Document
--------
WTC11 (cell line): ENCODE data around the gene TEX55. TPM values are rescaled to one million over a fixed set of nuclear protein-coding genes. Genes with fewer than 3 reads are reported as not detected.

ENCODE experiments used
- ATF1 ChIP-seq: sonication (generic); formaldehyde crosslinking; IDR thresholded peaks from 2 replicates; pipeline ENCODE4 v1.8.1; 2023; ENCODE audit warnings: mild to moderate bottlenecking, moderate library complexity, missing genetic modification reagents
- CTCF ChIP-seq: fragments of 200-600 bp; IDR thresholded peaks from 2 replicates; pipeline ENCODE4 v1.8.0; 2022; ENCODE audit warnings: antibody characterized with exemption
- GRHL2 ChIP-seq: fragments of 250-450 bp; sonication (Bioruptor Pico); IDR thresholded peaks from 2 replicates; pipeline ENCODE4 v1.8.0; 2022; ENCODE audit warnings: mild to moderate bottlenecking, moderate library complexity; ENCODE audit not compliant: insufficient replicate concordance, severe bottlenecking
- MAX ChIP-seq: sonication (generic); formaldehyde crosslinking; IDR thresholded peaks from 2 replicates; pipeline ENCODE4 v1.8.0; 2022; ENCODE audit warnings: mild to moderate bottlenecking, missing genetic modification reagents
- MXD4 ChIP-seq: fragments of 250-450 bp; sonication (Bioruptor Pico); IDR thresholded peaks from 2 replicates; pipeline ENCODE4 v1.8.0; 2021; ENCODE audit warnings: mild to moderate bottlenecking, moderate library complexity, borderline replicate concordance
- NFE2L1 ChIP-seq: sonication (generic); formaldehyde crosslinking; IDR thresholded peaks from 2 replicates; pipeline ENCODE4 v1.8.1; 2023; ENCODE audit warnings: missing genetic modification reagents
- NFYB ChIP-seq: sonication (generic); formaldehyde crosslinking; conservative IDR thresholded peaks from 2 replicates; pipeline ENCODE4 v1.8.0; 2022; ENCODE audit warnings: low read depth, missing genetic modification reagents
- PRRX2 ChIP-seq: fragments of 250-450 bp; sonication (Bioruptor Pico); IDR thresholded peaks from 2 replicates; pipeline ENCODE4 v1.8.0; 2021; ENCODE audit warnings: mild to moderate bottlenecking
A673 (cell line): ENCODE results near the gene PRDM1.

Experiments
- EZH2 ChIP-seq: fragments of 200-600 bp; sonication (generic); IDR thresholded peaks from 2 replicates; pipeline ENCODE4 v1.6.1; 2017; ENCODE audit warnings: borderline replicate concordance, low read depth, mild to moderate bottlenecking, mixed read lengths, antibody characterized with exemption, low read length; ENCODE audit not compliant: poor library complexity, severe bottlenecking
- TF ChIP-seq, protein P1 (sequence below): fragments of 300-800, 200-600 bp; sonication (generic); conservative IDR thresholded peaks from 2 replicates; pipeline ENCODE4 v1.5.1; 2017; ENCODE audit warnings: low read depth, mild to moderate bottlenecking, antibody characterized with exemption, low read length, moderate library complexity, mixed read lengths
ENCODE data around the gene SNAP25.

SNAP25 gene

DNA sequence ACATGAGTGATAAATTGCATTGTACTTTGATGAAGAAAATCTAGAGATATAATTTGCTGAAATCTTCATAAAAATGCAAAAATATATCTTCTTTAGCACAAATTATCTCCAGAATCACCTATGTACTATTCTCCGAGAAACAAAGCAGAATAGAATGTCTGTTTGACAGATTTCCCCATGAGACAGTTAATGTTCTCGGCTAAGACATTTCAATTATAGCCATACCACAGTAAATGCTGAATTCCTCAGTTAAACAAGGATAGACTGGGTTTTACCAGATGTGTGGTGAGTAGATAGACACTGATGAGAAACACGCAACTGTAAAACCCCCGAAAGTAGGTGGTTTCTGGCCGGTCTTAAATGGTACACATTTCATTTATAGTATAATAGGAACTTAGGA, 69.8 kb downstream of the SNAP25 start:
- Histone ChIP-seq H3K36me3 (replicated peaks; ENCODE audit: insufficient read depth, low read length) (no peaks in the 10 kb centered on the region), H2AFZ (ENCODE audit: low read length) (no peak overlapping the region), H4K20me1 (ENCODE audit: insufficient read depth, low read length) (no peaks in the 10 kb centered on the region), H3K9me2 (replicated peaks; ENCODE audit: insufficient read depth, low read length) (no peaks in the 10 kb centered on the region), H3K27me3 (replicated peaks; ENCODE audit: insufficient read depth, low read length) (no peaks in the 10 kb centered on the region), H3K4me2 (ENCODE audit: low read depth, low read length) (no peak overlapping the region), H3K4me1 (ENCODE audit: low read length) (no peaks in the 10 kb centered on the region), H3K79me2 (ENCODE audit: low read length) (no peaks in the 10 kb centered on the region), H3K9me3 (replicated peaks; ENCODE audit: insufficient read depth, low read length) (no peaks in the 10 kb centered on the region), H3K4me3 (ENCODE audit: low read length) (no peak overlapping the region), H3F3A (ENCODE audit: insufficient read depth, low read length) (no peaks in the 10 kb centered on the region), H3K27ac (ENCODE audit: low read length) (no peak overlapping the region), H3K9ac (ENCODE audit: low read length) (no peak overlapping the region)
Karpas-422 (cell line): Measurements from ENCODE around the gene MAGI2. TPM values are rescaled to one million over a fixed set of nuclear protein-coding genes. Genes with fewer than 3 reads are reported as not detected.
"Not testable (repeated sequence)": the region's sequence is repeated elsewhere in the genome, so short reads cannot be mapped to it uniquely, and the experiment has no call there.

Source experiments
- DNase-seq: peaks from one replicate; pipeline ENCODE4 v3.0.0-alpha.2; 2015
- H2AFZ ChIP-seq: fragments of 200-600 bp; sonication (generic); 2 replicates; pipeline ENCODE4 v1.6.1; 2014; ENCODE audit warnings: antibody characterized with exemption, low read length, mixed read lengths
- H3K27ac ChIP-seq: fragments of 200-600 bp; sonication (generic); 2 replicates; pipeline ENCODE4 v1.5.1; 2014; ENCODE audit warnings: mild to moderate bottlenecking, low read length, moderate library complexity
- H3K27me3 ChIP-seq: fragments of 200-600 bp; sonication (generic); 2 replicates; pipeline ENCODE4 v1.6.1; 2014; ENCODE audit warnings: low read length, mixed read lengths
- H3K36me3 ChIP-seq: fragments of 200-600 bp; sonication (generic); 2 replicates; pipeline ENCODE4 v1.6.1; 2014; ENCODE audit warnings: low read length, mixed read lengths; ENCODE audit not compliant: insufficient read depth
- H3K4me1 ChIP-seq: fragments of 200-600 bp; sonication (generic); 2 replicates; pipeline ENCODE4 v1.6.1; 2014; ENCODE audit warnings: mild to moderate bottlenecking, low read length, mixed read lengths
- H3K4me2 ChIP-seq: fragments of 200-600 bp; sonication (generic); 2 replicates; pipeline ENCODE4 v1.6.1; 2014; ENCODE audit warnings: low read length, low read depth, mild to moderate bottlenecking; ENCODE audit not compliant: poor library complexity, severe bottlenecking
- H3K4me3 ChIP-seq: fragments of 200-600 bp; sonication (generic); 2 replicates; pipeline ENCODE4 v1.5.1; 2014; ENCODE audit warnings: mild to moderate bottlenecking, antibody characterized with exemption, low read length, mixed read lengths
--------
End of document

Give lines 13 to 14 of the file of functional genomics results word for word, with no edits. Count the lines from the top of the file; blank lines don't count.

- EZH2 ChIP-seq: fragments of 200-600 bp; sonication (generic); IDR thresholded peaks from 2 replicates; pipeline ENCODE4 v1.6.1; 2017; ENCODE audit warnings: borderline replicate concordance, low read depth, mild to moderate bottlenecking, mixed read lengths, antibody characterized with exemption, low read length; ENCODE audit not compliant: poor library complexity, severe bottlenecking
- TF ChIP-seq, protein P1 (sequence below): fragments of 300-800, 200-600 bp; sonication (generic); conservative IDR thresholded peaks from 2 replicates; pipeline ENCODE4 v1.5.1; 2017; ENCODE audit warnings: low read depth, mild to moderate bottlenecking, antibody characterized with exemption, low read length, moderate library complexity, mixed read lengths